As more Americans are being vaccinated, more people say they are now willing to get the shots than in January.
However, questions about side effects and how the shots were tested still hold some people back. This presents a challenge for U.S. health officials who are ready to expand vaccination to children as young as 12 years old.
The AP-NORC survey, released Tuesday, found 1 in 5 American adults now say they probably or definitely will not get vaccinated. In January, when the shots were first given out, opinion researchers found about 1 in 3 said that they would not get vaccinated.
African Americans are becoming more open to the shots, with 26 percent now saying they definitely or probably will not get vaccinated compared with 41 percent in January.
That is similar to the 22 percent of Hispanic Americans. Among Asian Americans, just nine percent said they definitely or probably will not get the shots.
The U.S. Centers for Disease Control and Prevention says that more than 150 million people — about 58 percent of all adults — have received at least one dose of a vaccine.
Among those who remain unvaccinated, only 34 percent of people in the study say they definitely will not get the shot. About three-fourths of those who said they are unlikely to get vaccinated have little to no confidence that the vaccines were tested enough. Some 55 percent were very concerned about side effects.
The numbers, however, mean a large number of unvaccinated Americans could be persuaded to get the shots.
Kizzmekia Corbett is an immunologist with the National Institutes of Health. Corbett helped lead development of the Moderna shot. She spends hours giving answers to questions from Americans — especially African Americans like her. Her job is to fight against misinformation about the three vaccines approved for emergency use in the U.S.
She tells people the COVID-19 vaccines will not cause inability to bear children. Also, the speedy development of vaccines does not mean they are less safe, Corbett told the AP.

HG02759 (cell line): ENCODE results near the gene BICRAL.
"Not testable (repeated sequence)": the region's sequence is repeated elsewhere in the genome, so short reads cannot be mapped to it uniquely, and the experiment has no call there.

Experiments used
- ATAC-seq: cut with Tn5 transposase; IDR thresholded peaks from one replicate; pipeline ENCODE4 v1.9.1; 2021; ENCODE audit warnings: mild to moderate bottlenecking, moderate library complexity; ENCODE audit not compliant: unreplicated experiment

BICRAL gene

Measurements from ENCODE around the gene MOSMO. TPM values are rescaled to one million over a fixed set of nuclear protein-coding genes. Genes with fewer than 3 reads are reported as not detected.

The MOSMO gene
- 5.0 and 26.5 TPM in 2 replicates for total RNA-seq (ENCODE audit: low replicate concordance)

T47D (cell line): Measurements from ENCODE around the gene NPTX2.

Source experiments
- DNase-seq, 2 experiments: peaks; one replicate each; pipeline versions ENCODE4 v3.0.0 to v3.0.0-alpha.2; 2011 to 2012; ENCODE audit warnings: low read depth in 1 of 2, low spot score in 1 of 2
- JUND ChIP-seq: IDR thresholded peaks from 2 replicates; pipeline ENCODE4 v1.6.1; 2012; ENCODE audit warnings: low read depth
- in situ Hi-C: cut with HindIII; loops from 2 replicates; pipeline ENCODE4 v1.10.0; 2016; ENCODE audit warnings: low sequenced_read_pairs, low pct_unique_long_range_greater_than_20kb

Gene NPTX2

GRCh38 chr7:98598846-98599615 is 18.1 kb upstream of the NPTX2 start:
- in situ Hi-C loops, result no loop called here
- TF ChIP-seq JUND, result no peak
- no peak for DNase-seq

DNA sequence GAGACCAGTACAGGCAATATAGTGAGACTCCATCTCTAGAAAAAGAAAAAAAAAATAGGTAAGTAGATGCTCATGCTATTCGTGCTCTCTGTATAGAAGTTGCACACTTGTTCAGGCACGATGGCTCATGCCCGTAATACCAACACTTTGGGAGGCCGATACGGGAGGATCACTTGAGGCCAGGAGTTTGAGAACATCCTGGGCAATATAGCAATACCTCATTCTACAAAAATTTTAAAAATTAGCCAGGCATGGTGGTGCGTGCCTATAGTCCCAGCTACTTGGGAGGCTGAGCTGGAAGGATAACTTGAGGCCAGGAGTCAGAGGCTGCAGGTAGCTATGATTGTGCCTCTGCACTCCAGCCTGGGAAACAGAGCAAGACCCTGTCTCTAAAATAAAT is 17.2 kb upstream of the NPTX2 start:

Corbett has attended gatherings held by colleges, African American religious leaders, doctors, and even basketball great Kareem Abdul-Jabbar to talk about the vaccine. She said the best way to overcome distrust is to explain the science in understandable terms for strangers just like she does for her family.
But "really, we should have started the conversations very early about what went into it," she said. This way, the public would have understood that no steps were missed in vaccine development.
Last month, U.S. health officials temporarily paused the use of Johnson & Johnson's vaccine. They wanted to find out how to deal with a very rare risk of blood system blockages, known as blood clots. Even after that pause, overall confidence in the vaccines has increased compared with a few months ago.
Expanding shots to children
On Monday, U.S. health officials expanded the use of Pfizer's COVID-19 vaccine to children as young as 12.
Dr. Peter Marks is vaccine chief for the Food and Drug Administration. He said, "Having a vaccine authorized for a younger population is a critical step" in the effort against COVID-19."
Approval for the shots comes before students return to school in autumn and to more normal activities. Shots could become available this week for the nation's 12 to 15-year-olds.
Pfizer is not the only company seeking to lower the age limit for use of its vaccine. Moderna recently said early results from its study on 12 to 17-year-olds showed strong protection and no serious side effects. Another U.S. company, Novavax, has started studying its vaccine, which is in development, in the same age group.
Experts say children must get the shots if the country is to vaccinate the 70 to 85 percent of the population necessary to reach what is called herd immunity. That term describes a condition where enough people have become immune to an infectious disease that it is no longer a threat to people who are not immune to it.